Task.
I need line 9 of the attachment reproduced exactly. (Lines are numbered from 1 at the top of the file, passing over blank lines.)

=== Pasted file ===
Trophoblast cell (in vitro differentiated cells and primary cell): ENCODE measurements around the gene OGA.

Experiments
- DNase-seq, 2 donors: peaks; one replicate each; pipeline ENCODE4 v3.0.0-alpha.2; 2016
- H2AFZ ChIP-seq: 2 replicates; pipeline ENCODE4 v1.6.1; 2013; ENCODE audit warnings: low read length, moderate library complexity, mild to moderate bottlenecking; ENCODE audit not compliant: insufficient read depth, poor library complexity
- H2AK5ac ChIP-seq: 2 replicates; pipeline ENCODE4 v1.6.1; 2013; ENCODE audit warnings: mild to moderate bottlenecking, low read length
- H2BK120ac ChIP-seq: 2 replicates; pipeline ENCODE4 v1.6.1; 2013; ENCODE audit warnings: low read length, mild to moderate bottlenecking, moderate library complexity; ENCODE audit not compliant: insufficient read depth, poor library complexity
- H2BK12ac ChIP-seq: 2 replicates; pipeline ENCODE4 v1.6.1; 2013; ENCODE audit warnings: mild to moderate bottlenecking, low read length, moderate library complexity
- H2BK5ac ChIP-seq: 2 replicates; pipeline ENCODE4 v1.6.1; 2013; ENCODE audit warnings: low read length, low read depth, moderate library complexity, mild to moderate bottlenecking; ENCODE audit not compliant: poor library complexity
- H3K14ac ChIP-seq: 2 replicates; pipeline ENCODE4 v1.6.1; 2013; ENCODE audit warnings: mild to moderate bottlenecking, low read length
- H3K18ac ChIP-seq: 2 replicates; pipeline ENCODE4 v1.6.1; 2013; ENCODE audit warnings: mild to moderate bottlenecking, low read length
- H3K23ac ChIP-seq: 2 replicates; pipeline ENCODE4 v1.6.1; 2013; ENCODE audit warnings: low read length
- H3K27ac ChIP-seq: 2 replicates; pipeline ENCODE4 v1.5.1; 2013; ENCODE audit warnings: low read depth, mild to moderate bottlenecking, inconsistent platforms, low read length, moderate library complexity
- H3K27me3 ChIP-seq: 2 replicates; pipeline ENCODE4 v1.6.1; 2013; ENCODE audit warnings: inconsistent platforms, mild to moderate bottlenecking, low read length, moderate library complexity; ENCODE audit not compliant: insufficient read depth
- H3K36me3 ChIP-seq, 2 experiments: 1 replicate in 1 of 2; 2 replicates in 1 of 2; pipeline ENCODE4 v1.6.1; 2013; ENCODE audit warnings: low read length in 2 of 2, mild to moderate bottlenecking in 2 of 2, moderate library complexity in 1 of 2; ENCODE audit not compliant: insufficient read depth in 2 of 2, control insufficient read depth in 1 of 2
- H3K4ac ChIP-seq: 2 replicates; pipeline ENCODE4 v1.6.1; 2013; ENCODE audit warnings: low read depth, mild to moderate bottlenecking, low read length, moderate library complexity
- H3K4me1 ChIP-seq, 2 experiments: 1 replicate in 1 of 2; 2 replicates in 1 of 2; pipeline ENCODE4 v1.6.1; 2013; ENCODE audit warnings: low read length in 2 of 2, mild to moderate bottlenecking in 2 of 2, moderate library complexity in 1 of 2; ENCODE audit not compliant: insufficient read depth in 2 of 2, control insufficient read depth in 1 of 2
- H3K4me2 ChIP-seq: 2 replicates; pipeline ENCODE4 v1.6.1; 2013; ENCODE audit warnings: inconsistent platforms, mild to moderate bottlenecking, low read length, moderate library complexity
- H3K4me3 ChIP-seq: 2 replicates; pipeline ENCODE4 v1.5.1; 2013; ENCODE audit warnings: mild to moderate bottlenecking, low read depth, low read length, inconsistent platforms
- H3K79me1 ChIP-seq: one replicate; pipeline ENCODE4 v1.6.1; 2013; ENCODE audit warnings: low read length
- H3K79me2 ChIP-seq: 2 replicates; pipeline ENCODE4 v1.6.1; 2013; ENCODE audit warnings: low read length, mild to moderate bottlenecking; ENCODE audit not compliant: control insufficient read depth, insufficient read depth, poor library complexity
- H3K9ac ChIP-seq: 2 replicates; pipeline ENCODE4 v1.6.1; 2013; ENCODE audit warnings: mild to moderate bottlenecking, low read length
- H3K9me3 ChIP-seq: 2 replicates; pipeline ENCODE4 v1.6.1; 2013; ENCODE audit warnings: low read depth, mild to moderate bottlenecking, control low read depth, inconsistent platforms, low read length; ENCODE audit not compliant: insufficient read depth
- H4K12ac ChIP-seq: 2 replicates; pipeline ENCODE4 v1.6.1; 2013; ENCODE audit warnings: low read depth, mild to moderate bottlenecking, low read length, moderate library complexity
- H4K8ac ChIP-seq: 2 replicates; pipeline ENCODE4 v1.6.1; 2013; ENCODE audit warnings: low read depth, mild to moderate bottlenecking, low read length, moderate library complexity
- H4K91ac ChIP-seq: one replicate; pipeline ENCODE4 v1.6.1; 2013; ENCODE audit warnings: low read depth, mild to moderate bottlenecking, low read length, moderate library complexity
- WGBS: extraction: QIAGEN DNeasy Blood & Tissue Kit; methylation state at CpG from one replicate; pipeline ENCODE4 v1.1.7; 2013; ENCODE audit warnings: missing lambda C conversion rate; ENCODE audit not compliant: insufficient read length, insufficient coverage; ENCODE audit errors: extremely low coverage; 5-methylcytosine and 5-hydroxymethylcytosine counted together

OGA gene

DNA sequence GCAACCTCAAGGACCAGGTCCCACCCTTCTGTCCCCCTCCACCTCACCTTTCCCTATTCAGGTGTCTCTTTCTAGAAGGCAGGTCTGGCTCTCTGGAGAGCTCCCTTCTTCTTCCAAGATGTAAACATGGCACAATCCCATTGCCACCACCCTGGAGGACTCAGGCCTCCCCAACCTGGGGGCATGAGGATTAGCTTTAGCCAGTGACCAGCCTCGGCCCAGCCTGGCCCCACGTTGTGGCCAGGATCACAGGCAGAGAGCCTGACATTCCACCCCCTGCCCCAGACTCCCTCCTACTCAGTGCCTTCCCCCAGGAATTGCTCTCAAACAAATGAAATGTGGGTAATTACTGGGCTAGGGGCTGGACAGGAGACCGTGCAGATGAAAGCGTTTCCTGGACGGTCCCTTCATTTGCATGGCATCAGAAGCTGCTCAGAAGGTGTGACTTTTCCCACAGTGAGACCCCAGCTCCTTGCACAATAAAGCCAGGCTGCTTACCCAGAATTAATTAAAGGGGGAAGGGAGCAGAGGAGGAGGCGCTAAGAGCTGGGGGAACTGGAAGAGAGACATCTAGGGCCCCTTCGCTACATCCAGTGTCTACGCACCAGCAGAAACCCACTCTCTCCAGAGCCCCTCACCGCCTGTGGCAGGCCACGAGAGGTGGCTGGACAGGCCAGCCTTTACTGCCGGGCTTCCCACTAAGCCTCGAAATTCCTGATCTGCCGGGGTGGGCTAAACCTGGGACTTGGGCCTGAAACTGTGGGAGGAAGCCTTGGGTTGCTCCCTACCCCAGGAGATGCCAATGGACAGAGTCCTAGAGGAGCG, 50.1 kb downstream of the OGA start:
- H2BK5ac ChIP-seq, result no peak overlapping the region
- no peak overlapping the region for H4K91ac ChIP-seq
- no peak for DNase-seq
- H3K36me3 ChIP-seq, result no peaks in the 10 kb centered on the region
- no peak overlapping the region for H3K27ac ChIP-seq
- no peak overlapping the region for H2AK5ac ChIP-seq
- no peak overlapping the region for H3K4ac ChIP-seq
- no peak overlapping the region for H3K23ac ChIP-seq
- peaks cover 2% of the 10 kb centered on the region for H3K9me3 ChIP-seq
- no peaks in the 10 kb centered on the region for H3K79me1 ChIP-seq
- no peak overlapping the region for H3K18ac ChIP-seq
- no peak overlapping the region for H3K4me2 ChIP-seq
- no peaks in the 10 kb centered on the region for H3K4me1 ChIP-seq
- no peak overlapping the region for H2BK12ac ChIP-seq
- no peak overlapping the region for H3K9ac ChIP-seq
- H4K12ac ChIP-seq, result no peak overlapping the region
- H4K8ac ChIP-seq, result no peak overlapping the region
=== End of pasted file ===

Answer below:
- H3K14ac ChIP-seq: 2 replicates; pipeline ENCODE4 v1.6.1; 2013; ENCODE audit warnings: mild to moderate bottlenecking, low read length